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Prediction of Dengue Incidence in the Northeast Malaysia Based on Weather Data Using the Generalized Additive Model.

Abstract

A cyclical pattern of dengue cases was observed with annual peaks coinciding with the intermonsoon period. Our analysis reveals that maximum temperature, mean temperature, rainfall, and wind speed have a significant nonlinear effect on dengue cases in Kelantan. Our model can explain approximately 8.2% of dengue incidence variabilities.

Weather variables affect nearly 10% of the dengue incidences in Northeast Malaysia, thereby making it a relevant variable to be included in a dengue early warning system. Interventions such as vector control activities targeting the intermonsoon period are recommended.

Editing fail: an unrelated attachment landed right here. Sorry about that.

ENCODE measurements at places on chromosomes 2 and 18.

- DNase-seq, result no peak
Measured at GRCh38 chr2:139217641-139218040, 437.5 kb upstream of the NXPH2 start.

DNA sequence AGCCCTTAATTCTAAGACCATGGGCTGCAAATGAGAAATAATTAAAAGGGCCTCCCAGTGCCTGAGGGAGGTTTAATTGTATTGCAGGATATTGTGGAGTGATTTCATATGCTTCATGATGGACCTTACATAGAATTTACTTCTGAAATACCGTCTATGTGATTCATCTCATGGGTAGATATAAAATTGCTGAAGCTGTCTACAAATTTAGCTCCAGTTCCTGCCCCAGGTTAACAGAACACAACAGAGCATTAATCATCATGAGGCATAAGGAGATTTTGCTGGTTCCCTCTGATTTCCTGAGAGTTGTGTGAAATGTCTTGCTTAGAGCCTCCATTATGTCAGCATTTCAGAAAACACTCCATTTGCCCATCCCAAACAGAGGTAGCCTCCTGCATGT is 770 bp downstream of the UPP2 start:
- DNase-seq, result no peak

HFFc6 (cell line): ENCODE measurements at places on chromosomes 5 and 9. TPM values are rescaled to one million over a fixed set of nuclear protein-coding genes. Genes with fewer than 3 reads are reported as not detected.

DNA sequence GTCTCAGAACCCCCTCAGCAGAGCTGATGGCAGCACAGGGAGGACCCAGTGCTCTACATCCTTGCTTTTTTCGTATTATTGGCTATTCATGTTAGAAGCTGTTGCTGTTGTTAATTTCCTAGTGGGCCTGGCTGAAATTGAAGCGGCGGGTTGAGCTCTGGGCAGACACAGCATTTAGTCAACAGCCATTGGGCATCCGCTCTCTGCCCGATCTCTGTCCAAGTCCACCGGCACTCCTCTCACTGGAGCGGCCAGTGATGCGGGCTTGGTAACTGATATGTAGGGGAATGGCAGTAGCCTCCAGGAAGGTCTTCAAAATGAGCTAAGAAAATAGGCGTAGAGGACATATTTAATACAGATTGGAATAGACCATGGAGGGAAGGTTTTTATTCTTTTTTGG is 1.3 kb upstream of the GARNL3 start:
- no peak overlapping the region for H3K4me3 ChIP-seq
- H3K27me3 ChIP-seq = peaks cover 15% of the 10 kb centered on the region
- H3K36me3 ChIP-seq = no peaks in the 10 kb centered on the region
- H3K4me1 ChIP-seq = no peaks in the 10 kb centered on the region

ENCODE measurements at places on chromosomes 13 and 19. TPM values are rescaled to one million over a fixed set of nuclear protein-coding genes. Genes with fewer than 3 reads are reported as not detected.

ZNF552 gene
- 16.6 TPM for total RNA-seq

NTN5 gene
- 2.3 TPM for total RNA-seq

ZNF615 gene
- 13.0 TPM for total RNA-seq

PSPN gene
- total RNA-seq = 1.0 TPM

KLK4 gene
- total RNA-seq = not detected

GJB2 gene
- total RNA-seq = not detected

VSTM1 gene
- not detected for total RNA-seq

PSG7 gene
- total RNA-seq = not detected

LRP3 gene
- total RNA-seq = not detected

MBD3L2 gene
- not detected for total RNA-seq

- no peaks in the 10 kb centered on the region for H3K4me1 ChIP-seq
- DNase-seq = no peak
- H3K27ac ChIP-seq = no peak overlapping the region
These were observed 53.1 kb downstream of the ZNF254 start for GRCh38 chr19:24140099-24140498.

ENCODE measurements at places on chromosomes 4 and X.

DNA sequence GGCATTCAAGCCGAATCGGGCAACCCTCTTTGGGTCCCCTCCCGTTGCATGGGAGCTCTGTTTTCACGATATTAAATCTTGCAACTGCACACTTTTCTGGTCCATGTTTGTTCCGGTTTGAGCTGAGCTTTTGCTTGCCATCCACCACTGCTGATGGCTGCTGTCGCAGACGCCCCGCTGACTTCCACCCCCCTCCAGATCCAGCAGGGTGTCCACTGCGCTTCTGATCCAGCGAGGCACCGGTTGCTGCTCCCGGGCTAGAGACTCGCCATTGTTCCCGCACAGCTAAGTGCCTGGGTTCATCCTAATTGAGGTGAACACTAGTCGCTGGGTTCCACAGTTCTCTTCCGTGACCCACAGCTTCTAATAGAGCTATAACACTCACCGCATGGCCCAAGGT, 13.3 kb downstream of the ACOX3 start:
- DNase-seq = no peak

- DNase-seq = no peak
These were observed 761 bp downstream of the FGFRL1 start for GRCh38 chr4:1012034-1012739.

Dengue, a vector-borne viral illness, shows worldwide widening spatial distribution beyond its point of origination, namely, the tropical belt. The persistent hyperendemicity in Malaysia has resulted in the formation of the dengue early warning system. However, weather variables are yet to be fully utilized for prevention and control activities, particularly in east-coast peninsular Malaysia where limited studies have been conducted. We aim to provide a time-based estimate of possible dengue incidence increase following weather-related changes, thereby highlighting potential dengue outbreaks.

All serologically confirmed dengue patients in Kelantan, a northeastern state in Malaysia, registered in the eDengue system with an onset of disease from January 2016 to December 2018, were included in the study with the exclusion of duplicate entry. Using a generalized additive model, climate data collected from the Kota Bharu weather station (latitude 6°10'N, longitude 102°18'E) was analysed with dengue data.

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